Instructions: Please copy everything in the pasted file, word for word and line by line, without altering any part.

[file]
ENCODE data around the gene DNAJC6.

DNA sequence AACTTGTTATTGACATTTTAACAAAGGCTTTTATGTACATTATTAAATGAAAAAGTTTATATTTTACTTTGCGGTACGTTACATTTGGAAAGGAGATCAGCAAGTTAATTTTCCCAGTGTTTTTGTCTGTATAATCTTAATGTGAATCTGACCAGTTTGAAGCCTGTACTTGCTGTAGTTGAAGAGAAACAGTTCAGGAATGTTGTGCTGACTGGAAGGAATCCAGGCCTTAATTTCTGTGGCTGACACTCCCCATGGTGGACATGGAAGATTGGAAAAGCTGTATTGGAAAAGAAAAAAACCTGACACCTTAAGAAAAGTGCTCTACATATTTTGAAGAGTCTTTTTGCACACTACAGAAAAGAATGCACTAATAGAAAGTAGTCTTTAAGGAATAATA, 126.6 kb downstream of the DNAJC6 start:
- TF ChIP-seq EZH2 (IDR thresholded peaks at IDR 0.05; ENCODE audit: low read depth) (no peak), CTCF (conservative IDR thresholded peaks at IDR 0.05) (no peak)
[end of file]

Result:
ENCODE data around the gene DNAJC6.

DNA sequence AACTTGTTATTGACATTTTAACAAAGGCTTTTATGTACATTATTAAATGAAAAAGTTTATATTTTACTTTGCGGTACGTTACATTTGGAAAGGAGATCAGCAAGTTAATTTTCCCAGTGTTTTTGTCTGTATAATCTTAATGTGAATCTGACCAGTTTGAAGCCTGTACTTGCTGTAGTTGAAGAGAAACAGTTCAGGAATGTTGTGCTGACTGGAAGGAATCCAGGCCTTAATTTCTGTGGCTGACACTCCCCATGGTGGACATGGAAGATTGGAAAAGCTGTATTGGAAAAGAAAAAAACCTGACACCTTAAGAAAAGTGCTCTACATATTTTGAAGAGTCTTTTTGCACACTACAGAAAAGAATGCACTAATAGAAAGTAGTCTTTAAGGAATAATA, 126.6 kb downstream of the DNAJC6 start:
- TF ChIP-seq EZH2 (IDR thresholded peaks at IDR 0.05; ENCODE audit: low read depth) (no peak), CTCF (conservative IDR thresholded peaks at IDR 0.05) (no peak)